So, I think we started with a 270. And then we were able to actually improve our innovation and get even bigger. But we actually realised that once we did that, we made the bag and tested it, it did exactly what we were expecting it to: take all that impact out. So that insight of the bags being bigger, it’s actually a real thing. We weren’t just trying to go big for big’s sake. I think now what we’re going to be trying to do in the future is figure out how we actuate the bags differently. I think that’s all I can say right now.
It’s going to get very interesting, because I think what we’re realising now is that size has a lot to do with it, but actually how you actuate the bag is even more important. So you’ll see in the future things starting to change and evolve to get even more technical. I think now we’re starting to refine our insights and see what we can get really particular about in terms of the shape of the bag, and what we can put around the bag. So things are going to evolve that way.
It seems that each iteration increases in size, so how do you maintain stability?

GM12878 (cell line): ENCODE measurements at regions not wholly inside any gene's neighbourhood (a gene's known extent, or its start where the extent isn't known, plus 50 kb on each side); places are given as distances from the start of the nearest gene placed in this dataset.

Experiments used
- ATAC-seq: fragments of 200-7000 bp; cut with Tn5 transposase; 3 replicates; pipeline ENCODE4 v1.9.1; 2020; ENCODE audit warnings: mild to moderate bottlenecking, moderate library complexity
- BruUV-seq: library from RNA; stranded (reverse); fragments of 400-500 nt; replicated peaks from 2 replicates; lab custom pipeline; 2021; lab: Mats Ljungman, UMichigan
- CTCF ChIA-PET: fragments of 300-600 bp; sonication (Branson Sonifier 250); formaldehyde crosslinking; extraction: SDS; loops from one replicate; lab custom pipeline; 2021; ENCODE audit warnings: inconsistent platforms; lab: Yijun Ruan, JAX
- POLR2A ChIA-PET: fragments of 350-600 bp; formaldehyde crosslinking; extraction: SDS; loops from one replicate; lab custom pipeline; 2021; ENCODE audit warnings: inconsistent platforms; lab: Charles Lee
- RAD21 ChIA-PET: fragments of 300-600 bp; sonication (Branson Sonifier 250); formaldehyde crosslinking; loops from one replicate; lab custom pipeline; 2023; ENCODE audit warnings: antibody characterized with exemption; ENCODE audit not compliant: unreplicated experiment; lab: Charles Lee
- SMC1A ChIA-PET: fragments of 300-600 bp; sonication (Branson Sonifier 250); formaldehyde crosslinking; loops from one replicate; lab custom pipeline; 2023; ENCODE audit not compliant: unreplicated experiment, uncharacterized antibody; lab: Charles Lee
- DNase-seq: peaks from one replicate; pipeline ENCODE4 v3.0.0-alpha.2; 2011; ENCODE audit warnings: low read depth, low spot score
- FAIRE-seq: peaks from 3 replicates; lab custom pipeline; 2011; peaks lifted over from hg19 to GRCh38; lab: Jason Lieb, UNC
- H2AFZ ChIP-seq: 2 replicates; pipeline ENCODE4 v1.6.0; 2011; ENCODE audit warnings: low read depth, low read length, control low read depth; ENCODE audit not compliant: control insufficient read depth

DR: That was a big issue, because we started with the 270 and we had to get to a good spot where the stability was. When we got to the 720 we actually found out where the limits were of stability. We ended up with 42mm at one point, and it was just like ... we couldn’t get the stability for it. So we started going back down until we got that perfect balance of stability and cushioning. So it was something that actually came up in the testing. We’re continuing to work on stability because it’s a weird trade-off. It goes into the actuation of how you get stability in another way too. So that’d be something else.
And there’s other elements regarding what goes around the bag, the clips and stuff. There are things that help stability that you might not think. It’s like, we need to soften up the clip a little bit to give it a little bit more flex in X, Y direction. So there are things like that. We’ve been moving into the next generational system with that.
Want more big-bubbled goodness? Be sure to check out our exclusive look at 2020’s latest Air Max creations.